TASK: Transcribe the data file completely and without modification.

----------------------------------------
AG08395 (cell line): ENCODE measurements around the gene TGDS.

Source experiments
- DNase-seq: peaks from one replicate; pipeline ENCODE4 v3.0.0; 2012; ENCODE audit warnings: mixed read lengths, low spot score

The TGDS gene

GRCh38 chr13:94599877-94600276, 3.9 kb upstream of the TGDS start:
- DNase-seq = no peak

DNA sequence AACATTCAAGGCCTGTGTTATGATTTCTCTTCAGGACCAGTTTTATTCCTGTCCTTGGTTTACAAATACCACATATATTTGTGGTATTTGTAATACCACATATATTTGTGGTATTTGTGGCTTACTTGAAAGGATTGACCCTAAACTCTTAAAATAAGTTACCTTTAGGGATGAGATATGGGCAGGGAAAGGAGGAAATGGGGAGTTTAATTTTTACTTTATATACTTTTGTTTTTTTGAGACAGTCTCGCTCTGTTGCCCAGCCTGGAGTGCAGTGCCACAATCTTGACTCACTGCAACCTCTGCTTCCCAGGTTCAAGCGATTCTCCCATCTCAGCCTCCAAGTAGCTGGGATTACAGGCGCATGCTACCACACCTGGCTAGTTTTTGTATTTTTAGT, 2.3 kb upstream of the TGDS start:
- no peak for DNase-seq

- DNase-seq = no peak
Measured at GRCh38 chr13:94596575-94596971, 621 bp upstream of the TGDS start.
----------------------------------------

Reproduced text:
AG08395 (cell line): ENCODE measurements around the gene TGDS.

Source experiments
- DNase-seq: peaks from one replicate; pipeline ENCODE4 v3.0.0; 2012; ENCODE audit warnings: mixed read lengths, low spot score

The TGDS gene

GRCh38 chr13:94599877-94600276, 3.9 kb upstream of the TGDS start:
- DNase-seq = no peak

DNA sequence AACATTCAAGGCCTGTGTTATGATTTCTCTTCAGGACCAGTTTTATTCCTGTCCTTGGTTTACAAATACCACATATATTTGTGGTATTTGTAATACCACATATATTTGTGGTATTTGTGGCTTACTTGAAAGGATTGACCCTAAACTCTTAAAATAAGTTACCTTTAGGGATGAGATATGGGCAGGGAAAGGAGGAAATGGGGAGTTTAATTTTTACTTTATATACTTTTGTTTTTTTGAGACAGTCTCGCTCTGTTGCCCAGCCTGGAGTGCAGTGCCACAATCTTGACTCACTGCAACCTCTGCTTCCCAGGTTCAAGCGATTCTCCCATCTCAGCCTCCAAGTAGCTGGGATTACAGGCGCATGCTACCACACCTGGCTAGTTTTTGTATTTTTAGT, 2.3 kb upstream of the TGDS start:
- no peak for DNase-seq

- DNase-seq = no peak
Measured at GRCh38 chr13:94596575-94596971, 621 bp upstream of the TGDS start.